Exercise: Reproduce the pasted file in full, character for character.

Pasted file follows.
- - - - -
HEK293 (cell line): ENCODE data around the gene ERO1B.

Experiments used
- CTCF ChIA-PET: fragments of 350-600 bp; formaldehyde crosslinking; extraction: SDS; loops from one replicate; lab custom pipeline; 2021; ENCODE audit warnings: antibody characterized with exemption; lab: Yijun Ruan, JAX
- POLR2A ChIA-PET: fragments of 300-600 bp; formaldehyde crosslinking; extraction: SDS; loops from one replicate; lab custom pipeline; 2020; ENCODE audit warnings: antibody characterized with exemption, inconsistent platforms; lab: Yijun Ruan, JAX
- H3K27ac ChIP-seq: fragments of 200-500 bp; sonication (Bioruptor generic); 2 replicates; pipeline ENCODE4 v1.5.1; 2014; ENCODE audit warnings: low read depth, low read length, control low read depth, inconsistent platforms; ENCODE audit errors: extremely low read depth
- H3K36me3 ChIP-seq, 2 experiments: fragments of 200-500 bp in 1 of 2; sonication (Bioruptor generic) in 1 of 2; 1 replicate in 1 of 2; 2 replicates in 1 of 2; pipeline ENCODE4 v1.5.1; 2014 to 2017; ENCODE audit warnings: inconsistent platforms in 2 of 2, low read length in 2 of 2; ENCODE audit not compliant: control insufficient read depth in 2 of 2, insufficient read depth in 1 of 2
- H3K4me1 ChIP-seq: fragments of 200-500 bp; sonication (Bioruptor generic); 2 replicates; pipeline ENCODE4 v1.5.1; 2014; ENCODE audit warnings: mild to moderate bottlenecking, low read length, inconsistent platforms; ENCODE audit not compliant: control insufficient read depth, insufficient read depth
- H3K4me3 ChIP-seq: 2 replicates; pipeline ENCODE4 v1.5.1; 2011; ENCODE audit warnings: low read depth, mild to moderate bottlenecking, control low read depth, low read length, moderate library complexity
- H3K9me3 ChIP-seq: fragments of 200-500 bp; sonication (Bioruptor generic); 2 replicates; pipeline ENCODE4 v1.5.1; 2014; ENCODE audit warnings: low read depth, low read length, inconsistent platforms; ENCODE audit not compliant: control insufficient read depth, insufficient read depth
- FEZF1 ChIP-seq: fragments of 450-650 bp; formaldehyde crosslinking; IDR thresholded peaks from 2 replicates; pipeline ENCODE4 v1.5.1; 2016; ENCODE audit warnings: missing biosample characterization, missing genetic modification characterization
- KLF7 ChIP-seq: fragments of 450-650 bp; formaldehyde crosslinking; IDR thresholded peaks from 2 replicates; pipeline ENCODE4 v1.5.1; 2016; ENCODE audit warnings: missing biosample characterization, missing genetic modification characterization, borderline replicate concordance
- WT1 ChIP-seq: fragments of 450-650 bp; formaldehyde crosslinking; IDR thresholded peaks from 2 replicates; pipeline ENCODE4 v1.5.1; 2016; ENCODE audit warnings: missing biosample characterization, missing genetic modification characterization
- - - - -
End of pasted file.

HEK293 (cell line): ENCODE data around the gene ERO1B.

Experiments used
- CTCF ChIA-PET: fragments of 350-600 bp; formaldehyde crosslinking; extraction: SDS; loops from one replicate; lab custom pipeline; 2021; ENCODE audit warnings: antibody characterized with exemption; lab: Yijun Ruan, JAX
- POLR2A ChIA-PET: fragments of 300-600 bp; formaldehyde crosslinking; extraction: SDS; loops from one replicate; lab custom pipeline; 2020; ENCODE audit warnings: antibody characterized with exemption, inconsistent platforms; lab: Yijun Ruan, JAX
- H3K27ac ChIP-seq: fragments of 200-500 bp; sonication (Bioruptor generic); 2 replicates; pipeline ENCODE4 v1.5.1; 2014; ENCODE audit warnings: low read depth, low read length, control low read depth, inconsistent platforms; ENCODE audit errors: extremely low read depth
- H3K36me3 ChIP-seq, 2 experiments: fragments of 200-500 bp in 1 of 2; sonication (Bioruptor generic) in 1 of 2; 1 replicate in 1 of 2; 2 replicates in 1 of 2; pipeline ENCODE4 v1.5.1; 2014 to 2017; ENCODE audit warnings: inconsistent platforms in 2 of 2, low read length in 2 of 2; ENCODE audit not compliant: control insufficient read depth in 2 of 2, insufficient read depth in 1 of 2
- H3K4me1 ChIP-seq: fragments of 200-500 bp; sonication (Bioruptor generic); 2 replicates; pipeline ENCODE4 v1.5.1; 2014; ENCODE audit warnings: mild to moderate bottlenecking, low read length, inconsistent platforms; ENCODE audit not compliant: control insufficient read depth, insufficient read depth
- H3K4me3 ChIP-seq: 2 replicates; pipeline ENCODE4 v1.5.1; 2011; ENCODE audit warnings: low read depth, mild to moderate bottlenecking, control low read depth, low read length, moderate library complexity
- H3K9me3 ChIP-seq: fragments of 200-500 bp; sonication (Bioruptor generic); 2 replicates; pipeline ENCODE4 v1.5.1; 2014; ENCODE audit warnings: low read depth, low read length, inconsistent platforms; ENCODE audit not compliant: control insufficient read depth, insufficient read depth
- FEZF1 ChIP-seq: fragments of 450-650 bp; formaldehyde crosslinking; IDR thresholded peaks from 2 replicates; pipeline ENCODE4 v1.5.1; 2016; ENCODE audit warnings: missing biosample characterization, missing genetic modification characterization
- KLF7 ChIP-seq: fragments of 450-650 bp; formaldehyde crosslinking; IDR thresholded peaks from 2 replicates; pipeline ENCODE4 v1.5.1; 2016; ENCODE audit warnings: missing biosample characterization, missing genetic modification characterization, borderline replicate concordance
- WT1 ChIP-seq: fragments of 450-650 bp; formaldehyde crosslinking; IDR thresholded peaks from 2 replicates; pipeline ENCODE4 v1.5.1; 2016; ENCODE audit warnings: missing biosample characterization, missing genetic modification characterization